St Petersburg, Aug 9: Turkish President Recep Tayyip Erdogan is set to jet into Russia on Tuesday (Aug 9) for his first meeting with counterpart Vladimir Putin since the two strongmen leaders began healing a bitter feud over Ankara's downing of a Russian warplane.
Erdogan's visit to Putin's hometown of Saint Petersburg is also his first foreign trip since the failed coup against him in July that sparked a purge of opponents and cast a shadow over Turkey's relations with the West. [Post coup, is Turkey getting close to Russia at West's expense?]
"This visit seems to me a new milestone in bilateral relations, beginning with a clean slate, and I personally, with all my heart and on behalf of the Turkish nation salute Mr Putin and all Russians," Erdogan said in an interview with Russian state media.
The shooting down of a Russian fighter jet by a Turkish F-16 over the Syrian border in November 2015 saw a furious Putin slap economic sanctions on Turkey and launch a blistering war of words with Erdogan that seemed to irrevocably damage burgeoning ties.
But in a shock reversal in June 2015, Putin accepted a personal expression of regret over the incident from Erdogan as an apology and immediately rolled back a ban on the sale of package holidays to Turkey and signalled Moscow would end measures against food imports and construction firms from the country.
Now in the wake of the failed July 15 coup attempt in NATO-member Turkey, ties between the two sides could be bolstered even further -- with Erdogan bluntly making it clear he feels let down by the United States and the European Union. Putin was one of the first foreign leaders to phone Erdogan offering support and, unsurprisingly, sharing none of the scruples of EU leaders about the ensuing crackdown.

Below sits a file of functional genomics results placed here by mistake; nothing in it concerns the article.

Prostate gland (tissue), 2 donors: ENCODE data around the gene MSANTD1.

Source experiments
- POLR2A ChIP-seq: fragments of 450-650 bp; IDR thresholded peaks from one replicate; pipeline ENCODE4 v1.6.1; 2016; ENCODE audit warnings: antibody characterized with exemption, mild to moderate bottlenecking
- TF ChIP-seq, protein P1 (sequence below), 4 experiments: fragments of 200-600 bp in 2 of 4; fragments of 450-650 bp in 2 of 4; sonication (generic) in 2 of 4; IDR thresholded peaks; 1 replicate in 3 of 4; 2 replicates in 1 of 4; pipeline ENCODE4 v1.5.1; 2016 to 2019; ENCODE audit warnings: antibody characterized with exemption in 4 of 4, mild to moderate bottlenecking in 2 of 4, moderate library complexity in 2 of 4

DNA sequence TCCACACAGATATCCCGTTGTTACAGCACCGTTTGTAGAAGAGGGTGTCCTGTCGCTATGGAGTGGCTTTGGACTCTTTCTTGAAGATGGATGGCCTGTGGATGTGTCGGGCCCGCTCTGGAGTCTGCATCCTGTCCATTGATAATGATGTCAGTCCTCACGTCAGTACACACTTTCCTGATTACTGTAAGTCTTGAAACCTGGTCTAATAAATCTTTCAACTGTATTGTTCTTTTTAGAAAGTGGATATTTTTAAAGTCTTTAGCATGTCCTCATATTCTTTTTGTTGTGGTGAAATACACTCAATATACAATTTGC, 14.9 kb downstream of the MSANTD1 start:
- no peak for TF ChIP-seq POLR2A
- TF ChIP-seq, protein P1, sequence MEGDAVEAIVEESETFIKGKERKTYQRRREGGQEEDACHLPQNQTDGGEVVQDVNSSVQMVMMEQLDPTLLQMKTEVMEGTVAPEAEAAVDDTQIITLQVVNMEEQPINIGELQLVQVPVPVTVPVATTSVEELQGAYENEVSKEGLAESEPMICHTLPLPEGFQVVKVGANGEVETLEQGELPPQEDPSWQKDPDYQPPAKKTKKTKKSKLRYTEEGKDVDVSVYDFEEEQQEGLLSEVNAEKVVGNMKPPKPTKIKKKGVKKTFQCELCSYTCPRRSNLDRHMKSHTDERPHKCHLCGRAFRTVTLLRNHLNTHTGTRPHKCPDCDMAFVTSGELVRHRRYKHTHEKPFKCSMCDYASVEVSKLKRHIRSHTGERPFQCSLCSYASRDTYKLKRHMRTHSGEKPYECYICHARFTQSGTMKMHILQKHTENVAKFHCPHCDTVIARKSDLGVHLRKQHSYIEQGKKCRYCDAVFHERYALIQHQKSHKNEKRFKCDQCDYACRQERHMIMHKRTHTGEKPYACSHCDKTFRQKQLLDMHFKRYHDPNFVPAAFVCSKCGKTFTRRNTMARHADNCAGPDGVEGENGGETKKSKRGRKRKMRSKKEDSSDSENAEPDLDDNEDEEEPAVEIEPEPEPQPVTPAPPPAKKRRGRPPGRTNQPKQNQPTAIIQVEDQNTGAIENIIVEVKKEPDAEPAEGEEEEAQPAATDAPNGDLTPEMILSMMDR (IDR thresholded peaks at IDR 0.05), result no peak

"While Turkish-Russian ties are subject to their own uncertainties, this deterioration of relations with Western powers could accelerate a Turkish-Russian rapprochement," said analysts from the European Council on Foreign Relations. Relations between Turkey and Russia -- two powers vying for influence in the strategic Black Sea region and Middle East -- have never been straightforward and their predecessor Ottoman and Russian empires fought three centuries of war.
Yet before the plane crisis, Moscow and Ankara managed to prevent disputes on Syria and Ukraine harming strategic cooperation on issues like the TurkStream gas pipeline to Europe and a Russian-built nuclear power station in Turkey. Those projects were all put on ice with trade between the two countries falling 43 per cent to $6.1 billion in January-May in 2015 and Turkey's tourism industry seeing numbers from Russia fall by 93 per cent.